But don’t look for just one aspect in isolation. To be a conservative film, a film must have conservative values deeply ingrained throughout the film. The positive characters must act according to those values and they must be rewarded for it. The film can’t mock conservative values or treat them as social outliers, and it can’t reinforce the leftist propagandized view of the world, e.g. minorities can’t succeed without the government, religion is a tool of oppression, capitalists are evil, etc.
And the key to deciding if a film does this is to look at how the film defines good and bad, i.e. what gets rewarded, what gets punished, and what does the film say about how we are supposed to solve our problems.
For example, a film about a character taking responsibility for their own life is probably conservative, especially if they are breaking out of a history of dependence on government to regain their lost human dignity. That’s a pretty powerful conservative message. But if the form of “responsibility” they choose is to become a thief, and the film rewards that behavior, then it’s not a conservative film. Even a film about a pedophile priest can be conservative, if they do the right thing with it. Showing how the priest has betrayed the true meaning of his religion could send a powerful conservative message, but slandering the religion because of the conduct of the priest would not.
Liberal films, by comparison, tend to be anti-conservative-bogeyman films (Avatar) or involve characters pushing for collectivist solutions (Norma Rae), usually government intervention (Erin Brockovich), and will excuse personal failure as somehow the result of societal pressures (Friday).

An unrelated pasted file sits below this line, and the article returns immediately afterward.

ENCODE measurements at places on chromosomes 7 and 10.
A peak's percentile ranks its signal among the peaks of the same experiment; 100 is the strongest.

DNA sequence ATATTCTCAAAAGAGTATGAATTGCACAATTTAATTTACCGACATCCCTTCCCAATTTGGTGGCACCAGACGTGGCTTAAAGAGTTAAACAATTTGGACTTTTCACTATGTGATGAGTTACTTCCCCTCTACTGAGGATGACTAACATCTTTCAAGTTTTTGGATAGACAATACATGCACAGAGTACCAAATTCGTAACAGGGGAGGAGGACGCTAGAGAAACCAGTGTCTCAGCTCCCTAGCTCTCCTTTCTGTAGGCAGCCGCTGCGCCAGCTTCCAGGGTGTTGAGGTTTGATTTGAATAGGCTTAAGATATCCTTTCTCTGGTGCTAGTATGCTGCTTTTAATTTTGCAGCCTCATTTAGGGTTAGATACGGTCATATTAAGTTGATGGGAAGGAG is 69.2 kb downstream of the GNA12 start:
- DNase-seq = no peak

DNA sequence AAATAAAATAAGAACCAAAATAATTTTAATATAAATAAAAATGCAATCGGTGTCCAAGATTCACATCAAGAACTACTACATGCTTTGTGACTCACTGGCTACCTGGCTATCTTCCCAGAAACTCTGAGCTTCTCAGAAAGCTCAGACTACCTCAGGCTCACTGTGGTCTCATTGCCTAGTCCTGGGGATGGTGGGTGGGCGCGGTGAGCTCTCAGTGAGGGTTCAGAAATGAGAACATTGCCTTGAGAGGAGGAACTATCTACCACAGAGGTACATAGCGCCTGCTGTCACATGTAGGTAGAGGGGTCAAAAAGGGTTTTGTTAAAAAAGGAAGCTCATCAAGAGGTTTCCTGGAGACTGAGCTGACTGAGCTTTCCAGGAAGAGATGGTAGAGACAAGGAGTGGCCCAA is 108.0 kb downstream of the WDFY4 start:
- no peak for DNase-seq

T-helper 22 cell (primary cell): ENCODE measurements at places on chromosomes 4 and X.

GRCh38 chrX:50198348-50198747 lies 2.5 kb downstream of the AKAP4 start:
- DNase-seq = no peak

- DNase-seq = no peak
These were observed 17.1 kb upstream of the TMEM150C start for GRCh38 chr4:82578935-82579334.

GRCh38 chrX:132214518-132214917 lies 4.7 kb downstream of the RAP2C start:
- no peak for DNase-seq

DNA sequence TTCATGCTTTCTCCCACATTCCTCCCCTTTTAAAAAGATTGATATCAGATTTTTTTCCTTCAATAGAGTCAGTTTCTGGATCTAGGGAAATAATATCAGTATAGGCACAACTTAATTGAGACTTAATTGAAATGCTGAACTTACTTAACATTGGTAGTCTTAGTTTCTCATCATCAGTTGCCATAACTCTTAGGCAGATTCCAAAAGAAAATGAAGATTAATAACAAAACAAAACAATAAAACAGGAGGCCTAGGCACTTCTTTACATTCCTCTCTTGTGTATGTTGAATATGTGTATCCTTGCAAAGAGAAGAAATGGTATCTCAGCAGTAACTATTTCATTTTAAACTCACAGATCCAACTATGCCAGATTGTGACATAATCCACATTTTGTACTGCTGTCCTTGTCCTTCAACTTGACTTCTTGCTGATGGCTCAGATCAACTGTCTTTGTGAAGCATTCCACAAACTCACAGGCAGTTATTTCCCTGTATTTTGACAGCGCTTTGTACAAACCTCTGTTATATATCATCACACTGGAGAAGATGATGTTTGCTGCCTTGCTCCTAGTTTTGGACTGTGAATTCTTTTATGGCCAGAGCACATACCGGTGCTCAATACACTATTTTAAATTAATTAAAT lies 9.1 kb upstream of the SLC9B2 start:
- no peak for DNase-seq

And don’t be fooled by the packaging. Liberal films often blur what their hero really wants to make their goals seem more conservative because audiences would react poorly to a character who is simply trying to get the government to step in. Hence, they present their heroes as brave individuals struggling single-handedly against all-powerful organizations (The China Syndrome) and they end the film the moment the hero is told they have won (Philadelphia). Yep, a real triumph for the individual! Only, what the victory actually entails (the part they don’t show) is that swarms of government bureaucrats will now descend and regulate the “all-powerful” organization. Thus, what they sell as David beats Goliath, is really David calls in Super Goliath to control Goliath.
Finally, don’t underestimate the importance of this issue. Hollywood defines modern American culture. There’s no escaping that. It influences the way people see the world, how they solve their problems and whom they look to for solutions. It is the parent that so many parents are not. And unless conservatives want Hollywood raising a generation of reflexive liberal thinkers, we need to depoliticize the film industry. The only way to do that is to support conservative films and reject liberal films to re-establish a balance. To do that, we must understand when a film is or is not conservative.
So what are your favorite conservative films? And what makes them conservative?